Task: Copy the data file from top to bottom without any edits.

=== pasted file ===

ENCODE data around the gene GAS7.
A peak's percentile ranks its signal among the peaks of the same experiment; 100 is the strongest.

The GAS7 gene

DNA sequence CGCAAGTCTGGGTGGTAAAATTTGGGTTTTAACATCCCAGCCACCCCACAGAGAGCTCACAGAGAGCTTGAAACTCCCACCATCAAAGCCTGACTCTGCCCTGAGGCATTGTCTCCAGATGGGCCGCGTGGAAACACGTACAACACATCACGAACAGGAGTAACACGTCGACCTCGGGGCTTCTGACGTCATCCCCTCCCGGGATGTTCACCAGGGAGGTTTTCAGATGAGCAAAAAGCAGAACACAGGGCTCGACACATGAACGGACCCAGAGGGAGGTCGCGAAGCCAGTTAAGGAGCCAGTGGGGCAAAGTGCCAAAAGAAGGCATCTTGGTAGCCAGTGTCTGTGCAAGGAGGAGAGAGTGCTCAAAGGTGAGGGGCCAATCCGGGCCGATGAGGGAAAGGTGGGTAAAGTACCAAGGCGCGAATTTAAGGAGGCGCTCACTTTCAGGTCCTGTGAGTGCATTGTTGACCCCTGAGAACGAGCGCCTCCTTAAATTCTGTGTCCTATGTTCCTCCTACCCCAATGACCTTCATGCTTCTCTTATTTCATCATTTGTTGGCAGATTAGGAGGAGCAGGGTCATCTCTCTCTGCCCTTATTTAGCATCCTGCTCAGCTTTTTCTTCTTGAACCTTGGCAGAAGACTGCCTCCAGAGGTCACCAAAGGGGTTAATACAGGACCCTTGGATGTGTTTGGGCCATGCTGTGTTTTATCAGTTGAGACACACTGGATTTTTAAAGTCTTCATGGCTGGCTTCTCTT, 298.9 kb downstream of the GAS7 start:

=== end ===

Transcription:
ENCODE data around the gene GAS7.
A peak's percentile ranks its signal among the peaks of the same experiment; 100 is the strongest.

The GAS7 gene

DNA sequence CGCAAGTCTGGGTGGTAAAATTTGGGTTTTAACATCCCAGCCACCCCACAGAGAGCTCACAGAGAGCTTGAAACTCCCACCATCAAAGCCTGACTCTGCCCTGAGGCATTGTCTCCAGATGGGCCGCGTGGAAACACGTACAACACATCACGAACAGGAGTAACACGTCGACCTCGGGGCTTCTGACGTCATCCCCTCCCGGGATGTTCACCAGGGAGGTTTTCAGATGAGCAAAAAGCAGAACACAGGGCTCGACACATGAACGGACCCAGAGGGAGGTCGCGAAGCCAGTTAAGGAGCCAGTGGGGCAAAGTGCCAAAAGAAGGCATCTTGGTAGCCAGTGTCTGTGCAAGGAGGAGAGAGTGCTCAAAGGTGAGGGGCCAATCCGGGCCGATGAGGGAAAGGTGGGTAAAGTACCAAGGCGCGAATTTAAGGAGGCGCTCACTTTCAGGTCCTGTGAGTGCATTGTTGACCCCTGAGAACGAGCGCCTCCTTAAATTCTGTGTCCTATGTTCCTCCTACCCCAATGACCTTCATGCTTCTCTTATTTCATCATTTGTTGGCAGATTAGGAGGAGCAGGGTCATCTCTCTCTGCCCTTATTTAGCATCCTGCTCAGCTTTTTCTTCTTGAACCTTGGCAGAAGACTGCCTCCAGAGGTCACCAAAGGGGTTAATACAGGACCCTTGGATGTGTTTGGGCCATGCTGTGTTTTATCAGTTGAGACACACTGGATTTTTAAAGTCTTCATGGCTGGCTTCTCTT, 298.9 kb downstream of the GAS7 start: